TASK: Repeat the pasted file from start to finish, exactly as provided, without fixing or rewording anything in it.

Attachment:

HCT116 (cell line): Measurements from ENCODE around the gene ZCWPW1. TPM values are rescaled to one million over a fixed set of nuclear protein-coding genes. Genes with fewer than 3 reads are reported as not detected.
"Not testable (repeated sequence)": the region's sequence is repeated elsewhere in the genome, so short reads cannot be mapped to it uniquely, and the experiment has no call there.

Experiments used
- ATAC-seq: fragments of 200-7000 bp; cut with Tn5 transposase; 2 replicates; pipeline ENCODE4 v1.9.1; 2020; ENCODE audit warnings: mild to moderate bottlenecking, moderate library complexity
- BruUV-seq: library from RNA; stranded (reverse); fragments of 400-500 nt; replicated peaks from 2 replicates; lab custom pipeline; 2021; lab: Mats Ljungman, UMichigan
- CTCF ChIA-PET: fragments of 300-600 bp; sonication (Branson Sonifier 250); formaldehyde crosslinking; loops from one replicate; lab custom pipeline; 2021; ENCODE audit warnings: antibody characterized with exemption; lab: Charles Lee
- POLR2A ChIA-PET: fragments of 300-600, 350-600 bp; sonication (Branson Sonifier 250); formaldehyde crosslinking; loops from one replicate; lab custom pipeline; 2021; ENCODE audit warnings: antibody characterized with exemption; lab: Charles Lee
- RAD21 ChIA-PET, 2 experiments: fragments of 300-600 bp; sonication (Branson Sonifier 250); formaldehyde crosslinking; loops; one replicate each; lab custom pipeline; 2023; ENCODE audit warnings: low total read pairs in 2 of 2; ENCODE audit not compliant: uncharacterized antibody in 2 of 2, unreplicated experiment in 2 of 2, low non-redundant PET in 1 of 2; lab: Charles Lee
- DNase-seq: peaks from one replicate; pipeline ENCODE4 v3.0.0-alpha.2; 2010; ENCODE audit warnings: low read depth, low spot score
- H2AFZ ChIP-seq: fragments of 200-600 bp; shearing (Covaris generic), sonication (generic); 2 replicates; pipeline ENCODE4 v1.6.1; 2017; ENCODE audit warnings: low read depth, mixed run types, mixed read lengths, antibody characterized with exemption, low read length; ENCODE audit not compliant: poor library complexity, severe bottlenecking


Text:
HCT116 (cell line): Measurements from ENCODE around the gene ZCWPW1. TPM values are rescaled to one million over a fixed set of nuclear protein-coding genes. Genes with fewer than 3 reads are reported as not detected.
"Not testable (repeated sequence)": the region's sequence is repeated elsewhere in the genome, so short reads cannot be mapped to it uniquely, and the experiment has no call there.

Experiments used
- ATAC-seq: fragments of 200-7000 bp; cut with Tn5 transposase; 2 replicates; pipeline ENCODE4 v1.9.1; 2020; ENCODE audit warnings: mild to moderate bottlenecking, moderate library complexity
- BruUV-seq: library from RNA; stranded (reverse); fragments of 400-500 nt; replicated peaks from 2 replicates; lab custom pipeline; 2021; lab: Mats Ljungman, UMichigan
- CTCF ChIA-PET: fragments of 300-600 bp; sonication (Branson Sonifier 250); formaldehyde crosslinking; loops from one replicate; lab custom pipeline; 2021; ENCODE audit warnings: antibody characterized with exemption; lab: Charles Lee
- POLR2A ChIA-PET: fragments of 300-600, 350-600 bp; sonication (Branson Sonifier 250); formaldehyde crosslinking; loops from one replicate; lab custom pipeline; 2021; ENCODE audit warnings: antibody characterized with exemption; lab: Charles Lee
- RAD21 ChIA-PET, 2 experiments: fragments of 300-600 bp; sonication (Branson Sonifier 250); formaldehyde crosslinking; loops; one replicate each; lab custom pipeline; 2023; ENCODE audit warnings: low total read pairs in 2 of 2; ENCODE audit not compliant: uncharacterized antibody in 2 of 2, unreplicated experiment in 2 of 2, low non-redundant PET in 1 of 2; lab: Charles Lee
- DNase-seq: peaks from one replicate; pipeline ENCODE4 v3.0.0-alpha.2; 2010; ENCODE audit warnings: low read depth, low spot score
- H2AFZ ChIP-seq: fragments of 200-600 bp; shearing (Covaris generic), sonication (generic); 2 replicates; pipeline ENCODE4 v1.6.1; 2017; ENCODE audit warnings: low read depth, mixed run types, mixed read lengths, antibody characterized with exemption, low read length; ENCODE audit not compliant: poor library complexity, severe bottlenecking